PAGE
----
The Wrath of God

Jon Brown

READ : Hosea 2:3-13

I will strip her naked and expose her as in the day that she was born. (v. 3)

The wrath of God ought to leave all of us more than just a little uncomfortable. It probably leaves some of us at least a little confused. How is it that the God who “so loved the world” is also the God who threatens the total humiliation and annihilation of some of his own?

It is easiest to divide God between the two testaments, Old and New, angry and loving. But that is not correct. Somehow the same God who loves with a steadfast love is also the God whose wrath burns like a fire. Hosea forces us to see both sides.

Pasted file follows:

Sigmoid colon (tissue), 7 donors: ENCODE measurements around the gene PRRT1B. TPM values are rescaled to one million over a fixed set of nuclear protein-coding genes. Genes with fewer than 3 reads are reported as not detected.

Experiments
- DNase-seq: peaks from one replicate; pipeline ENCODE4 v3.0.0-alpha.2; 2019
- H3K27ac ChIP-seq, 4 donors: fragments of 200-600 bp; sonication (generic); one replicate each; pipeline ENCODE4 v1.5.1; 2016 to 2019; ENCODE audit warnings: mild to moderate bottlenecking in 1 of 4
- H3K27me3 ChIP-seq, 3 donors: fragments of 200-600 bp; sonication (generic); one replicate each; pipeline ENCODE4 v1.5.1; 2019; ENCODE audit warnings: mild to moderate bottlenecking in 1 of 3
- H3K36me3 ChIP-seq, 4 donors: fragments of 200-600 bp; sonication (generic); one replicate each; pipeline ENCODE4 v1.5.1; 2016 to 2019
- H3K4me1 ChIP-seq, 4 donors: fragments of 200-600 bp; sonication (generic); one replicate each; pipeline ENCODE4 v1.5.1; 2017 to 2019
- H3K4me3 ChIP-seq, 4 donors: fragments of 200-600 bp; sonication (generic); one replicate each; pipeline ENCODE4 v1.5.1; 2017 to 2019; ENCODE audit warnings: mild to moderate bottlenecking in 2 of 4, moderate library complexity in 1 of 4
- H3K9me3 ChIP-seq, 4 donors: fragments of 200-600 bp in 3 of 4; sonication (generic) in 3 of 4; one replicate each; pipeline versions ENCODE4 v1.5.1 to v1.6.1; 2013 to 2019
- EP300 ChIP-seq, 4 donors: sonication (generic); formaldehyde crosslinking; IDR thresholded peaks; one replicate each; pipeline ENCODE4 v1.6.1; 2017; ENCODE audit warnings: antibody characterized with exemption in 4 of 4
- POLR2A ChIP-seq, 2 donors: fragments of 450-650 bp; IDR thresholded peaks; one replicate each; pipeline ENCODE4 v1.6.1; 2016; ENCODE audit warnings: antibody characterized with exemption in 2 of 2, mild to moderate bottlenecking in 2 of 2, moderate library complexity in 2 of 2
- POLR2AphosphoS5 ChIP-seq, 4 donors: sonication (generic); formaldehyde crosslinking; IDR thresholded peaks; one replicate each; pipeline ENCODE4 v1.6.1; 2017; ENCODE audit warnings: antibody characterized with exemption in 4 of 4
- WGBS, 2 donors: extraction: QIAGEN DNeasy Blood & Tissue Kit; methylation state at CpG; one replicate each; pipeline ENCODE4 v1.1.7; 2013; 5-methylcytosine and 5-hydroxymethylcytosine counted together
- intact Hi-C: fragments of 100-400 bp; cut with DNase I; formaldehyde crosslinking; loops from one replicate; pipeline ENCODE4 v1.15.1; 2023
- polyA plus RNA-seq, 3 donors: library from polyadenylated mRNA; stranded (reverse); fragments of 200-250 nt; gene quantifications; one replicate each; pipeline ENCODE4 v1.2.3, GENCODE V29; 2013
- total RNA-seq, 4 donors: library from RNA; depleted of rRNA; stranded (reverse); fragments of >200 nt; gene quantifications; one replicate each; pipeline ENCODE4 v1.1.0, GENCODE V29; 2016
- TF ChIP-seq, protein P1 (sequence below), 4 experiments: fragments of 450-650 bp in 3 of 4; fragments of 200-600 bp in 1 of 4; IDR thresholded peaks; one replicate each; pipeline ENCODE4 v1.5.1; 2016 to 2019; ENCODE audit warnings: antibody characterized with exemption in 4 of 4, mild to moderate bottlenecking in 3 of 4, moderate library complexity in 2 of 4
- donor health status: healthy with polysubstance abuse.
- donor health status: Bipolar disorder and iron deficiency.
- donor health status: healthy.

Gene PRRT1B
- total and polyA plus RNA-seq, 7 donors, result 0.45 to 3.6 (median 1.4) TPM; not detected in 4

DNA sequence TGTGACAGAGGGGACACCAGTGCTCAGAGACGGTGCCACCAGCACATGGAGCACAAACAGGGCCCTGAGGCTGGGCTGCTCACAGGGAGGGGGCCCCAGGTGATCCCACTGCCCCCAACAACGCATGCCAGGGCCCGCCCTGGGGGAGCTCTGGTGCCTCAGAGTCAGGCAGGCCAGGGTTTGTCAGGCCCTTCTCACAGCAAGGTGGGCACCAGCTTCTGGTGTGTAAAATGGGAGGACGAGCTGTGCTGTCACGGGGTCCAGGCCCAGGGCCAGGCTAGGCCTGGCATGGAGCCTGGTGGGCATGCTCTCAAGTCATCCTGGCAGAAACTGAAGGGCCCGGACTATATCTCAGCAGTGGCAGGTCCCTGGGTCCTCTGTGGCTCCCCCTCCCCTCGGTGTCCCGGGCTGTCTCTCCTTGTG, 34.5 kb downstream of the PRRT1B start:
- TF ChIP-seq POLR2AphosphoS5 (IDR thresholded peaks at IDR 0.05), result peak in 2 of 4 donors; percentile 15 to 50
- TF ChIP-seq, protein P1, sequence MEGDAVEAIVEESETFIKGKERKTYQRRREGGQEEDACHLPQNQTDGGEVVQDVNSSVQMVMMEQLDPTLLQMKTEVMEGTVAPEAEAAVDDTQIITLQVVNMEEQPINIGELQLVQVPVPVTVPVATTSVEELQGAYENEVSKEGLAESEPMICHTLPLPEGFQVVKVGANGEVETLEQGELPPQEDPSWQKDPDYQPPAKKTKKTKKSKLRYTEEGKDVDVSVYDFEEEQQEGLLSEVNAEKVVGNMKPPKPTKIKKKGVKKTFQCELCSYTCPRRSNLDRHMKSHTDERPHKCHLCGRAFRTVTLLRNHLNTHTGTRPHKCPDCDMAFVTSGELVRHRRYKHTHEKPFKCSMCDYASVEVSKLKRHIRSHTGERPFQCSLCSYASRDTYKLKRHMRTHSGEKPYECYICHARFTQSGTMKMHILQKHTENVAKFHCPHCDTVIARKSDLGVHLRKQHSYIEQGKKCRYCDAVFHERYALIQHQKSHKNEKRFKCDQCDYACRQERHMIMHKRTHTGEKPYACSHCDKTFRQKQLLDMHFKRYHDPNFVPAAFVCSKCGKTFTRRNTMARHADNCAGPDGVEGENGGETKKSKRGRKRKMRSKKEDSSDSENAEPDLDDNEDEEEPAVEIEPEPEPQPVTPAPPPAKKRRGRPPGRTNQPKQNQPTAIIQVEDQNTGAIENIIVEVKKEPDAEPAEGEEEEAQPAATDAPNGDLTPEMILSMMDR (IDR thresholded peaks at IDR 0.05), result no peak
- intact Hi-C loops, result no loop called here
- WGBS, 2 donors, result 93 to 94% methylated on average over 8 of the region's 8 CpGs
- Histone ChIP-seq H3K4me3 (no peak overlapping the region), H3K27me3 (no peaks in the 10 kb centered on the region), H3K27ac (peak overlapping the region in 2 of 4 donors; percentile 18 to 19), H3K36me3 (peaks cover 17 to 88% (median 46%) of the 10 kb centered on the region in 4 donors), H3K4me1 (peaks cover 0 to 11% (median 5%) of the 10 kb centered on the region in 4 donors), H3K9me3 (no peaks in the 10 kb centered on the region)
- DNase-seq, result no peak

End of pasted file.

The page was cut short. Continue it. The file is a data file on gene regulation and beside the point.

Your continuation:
Most of Hosea’s second chapter is a promise of doom should Gomer (Israel) continue in her adulterous (idolatrous) ways. But the prophecy of God’s wrath is intended to bring Israel back to her rightful lover. God’s wrath is not meant to be realized as fiery anger that annihilates but as an expression of profound love that longs for reconciliation.

Hosea’s second chapter ends with a glorious vision of that reconciliation: “On that day, says the Lord, you will call me ‘My husband’ . . .” (v. 16). For God’s repentant people, God’s promised wrath fulfills its true purpose: reconciliation.


For a love so deep, O God, we praise you. Amen.